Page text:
Ryanair places big order to buy 175 Boeing 737s…at a hefty discount

Financial deals not disclosed, but analysts estimate airline received 50% discount off list price of $15.6 billion.

March 19, 2013   by The Canadian Press

DUBLIN, Ireland – Ryanair has made the biggest-ever order of Boeing planes by a European airline, announcing it will buy 175 aircraft in a major boost for the US aerospace giant.

Neither side disclosed the purchase price for the 737-800s, but budget carrier Ryanair said it did negotiate a bulk discount off the total list price of $15.6 billion. Industry analysts said Ryanair almost certainly was paying less than half price, meaning a total bill below $8 billion, or $45 million per aircraft.

The deal was timed to coincide with a visit by Irish Prime Minister Enda Kenny to Washington, DC to meet President Obama and senior American legislators for St. Patrick’s Day-related events. Kenny plans to visit Seattle and Washington State, the base for Boeing operations in the Pacific Northwest, later this week.

The move also takes the sting away from Boeing’s loss of a big order on Monday, when Indonesia’s Lion Air gave Boeing rival Airbus an order for more than 200 single-aisle planes.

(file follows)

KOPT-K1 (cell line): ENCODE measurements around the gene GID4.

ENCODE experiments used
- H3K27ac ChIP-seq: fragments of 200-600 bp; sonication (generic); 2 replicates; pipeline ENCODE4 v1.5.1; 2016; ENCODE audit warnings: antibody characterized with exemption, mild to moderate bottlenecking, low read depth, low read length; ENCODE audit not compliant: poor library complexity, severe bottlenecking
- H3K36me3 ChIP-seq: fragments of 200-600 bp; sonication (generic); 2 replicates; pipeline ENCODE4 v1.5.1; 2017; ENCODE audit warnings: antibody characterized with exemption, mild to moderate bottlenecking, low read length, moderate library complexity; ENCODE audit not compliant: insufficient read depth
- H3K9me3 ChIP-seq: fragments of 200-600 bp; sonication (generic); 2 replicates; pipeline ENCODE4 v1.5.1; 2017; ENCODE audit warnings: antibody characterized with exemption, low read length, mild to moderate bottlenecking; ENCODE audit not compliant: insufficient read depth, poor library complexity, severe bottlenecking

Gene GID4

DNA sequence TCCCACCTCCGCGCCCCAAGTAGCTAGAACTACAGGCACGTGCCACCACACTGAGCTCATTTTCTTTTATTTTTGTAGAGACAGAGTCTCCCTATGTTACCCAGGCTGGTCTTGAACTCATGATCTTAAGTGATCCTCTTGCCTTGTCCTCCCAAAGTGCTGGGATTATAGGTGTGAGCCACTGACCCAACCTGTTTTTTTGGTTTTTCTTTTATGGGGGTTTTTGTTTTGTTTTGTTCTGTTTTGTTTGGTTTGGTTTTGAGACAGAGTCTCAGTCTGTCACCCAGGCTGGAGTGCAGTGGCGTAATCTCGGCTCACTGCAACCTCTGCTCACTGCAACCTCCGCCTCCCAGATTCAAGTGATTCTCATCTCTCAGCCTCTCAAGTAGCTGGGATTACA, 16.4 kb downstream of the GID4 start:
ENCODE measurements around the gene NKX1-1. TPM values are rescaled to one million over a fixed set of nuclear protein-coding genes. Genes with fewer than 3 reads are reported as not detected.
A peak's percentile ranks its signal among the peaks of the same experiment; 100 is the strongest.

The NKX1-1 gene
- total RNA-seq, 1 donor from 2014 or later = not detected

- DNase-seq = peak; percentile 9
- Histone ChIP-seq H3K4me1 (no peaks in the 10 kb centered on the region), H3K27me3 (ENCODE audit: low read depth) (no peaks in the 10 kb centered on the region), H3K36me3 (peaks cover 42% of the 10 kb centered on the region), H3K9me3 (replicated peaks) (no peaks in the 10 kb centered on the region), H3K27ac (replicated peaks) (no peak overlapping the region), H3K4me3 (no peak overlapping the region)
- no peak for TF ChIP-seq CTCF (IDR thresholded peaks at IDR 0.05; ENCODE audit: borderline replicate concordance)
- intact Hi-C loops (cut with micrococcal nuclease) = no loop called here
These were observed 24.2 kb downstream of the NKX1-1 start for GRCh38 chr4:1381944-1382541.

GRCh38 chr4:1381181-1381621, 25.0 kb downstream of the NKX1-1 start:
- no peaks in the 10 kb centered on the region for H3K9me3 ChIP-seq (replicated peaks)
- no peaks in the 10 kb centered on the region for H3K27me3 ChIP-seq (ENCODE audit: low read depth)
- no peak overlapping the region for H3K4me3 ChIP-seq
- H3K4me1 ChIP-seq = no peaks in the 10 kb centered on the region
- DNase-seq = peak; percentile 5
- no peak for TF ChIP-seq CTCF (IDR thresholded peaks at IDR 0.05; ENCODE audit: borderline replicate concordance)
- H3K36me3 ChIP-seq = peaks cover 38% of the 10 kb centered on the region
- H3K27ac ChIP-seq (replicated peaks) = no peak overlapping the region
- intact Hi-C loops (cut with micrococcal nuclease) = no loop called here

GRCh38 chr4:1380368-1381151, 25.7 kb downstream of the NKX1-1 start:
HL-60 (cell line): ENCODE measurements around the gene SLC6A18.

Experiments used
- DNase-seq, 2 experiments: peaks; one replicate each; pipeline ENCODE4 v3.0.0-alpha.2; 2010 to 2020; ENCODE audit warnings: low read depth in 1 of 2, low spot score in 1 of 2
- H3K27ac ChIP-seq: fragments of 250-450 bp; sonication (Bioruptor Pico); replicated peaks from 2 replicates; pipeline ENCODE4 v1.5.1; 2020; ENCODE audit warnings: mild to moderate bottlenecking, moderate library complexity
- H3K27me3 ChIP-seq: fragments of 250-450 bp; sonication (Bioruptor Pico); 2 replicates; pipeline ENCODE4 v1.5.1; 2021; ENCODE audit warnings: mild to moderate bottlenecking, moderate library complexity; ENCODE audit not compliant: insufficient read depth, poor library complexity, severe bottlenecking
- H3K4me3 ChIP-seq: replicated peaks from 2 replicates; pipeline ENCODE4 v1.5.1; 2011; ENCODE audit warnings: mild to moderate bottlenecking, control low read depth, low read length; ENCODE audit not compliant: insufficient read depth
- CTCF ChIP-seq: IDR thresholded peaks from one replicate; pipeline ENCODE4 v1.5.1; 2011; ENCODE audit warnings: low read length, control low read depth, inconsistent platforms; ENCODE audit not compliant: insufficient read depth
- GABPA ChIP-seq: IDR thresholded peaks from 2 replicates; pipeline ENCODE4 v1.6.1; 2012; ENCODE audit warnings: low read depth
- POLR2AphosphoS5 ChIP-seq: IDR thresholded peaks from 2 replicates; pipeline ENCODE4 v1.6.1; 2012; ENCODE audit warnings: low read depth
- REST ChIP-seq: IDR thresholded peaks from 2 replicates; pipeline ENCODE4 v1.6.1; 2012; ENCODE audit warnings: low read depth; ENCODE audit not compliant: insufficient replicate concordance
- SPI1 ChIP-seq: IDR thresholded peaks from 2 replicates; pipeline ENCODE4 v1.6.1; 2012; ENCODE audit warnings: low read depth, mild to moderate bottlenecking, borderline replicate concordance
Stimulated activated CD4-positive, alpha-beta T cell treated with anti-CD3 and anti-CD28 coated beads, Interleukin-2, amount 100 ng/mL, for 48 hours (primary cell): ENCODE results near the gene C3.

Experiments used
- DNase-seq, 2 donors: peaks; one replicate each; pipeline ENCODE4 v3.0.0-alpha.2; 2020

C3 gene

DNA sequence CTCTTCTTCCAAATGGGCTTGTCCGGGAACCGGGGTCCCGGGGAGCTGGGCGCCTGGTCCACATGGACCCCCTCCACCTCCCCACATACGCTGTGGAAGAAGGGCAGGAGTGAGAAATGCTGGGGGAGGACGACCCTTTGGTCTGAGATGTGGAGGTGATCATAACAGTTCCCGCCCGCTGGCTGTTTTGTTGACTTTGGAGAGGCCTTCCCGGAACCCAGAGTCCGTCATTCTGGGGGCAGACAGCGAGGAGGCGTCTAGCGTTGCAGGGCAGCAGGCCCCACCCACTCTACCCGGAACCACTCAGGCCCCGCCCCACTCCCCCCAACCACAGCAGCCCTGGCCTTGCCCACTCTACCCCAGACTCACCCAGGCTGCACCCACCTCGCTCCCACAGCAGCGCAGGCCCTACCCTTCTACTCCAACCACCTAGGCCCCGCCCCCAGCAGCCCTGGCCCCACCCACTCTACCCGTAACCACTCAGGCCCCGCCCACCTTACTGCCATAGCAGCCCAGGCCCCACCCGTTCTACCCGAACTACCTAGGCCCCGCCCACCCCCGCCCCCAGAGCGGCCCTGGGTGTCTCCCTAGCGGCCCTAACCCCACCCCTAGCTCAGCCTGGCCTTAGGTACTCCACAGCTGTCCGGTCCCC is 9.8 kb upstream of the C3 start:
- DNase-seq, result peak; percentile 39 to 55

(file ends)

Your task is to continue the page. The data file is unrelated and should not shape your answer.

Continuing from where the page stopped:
Ryanair already operates a fleet of 305 Boeing 737-800 Next Generation aircraft. It is Boeing’s biggest European customer for the model, which launched in 1997 and faces global competition from the Airbus A320. Both are single-aisle aircraft with cabins that typically carry 150 to 200 passengers.

Boeing’s primary 737 assembly line in Renton, Washington, faces a transition to building a newer model called the 737 MAX by 2017. Ryanair’s order represents about a half-year of full-time work for the plant.

About 75 of the new-order 737s will replace older airplanes, but the fleet would grow to 400 by 2019. Ryanair expects its passenger volume to grow around 20% to 100 million passengers by 2019, by which time its workforce would expand from 8,500 to around 11,500.

The purchase contract for much of Ryanair’s current Boeing fleet was agreed in the months following the 9-11 terrorist attacks, when airlines struggled to place new orders, and later Ryanair regulatory filings in Dublin confirmed that it received a 53% discount off Boeing’s list prices.

©The Canadian Press

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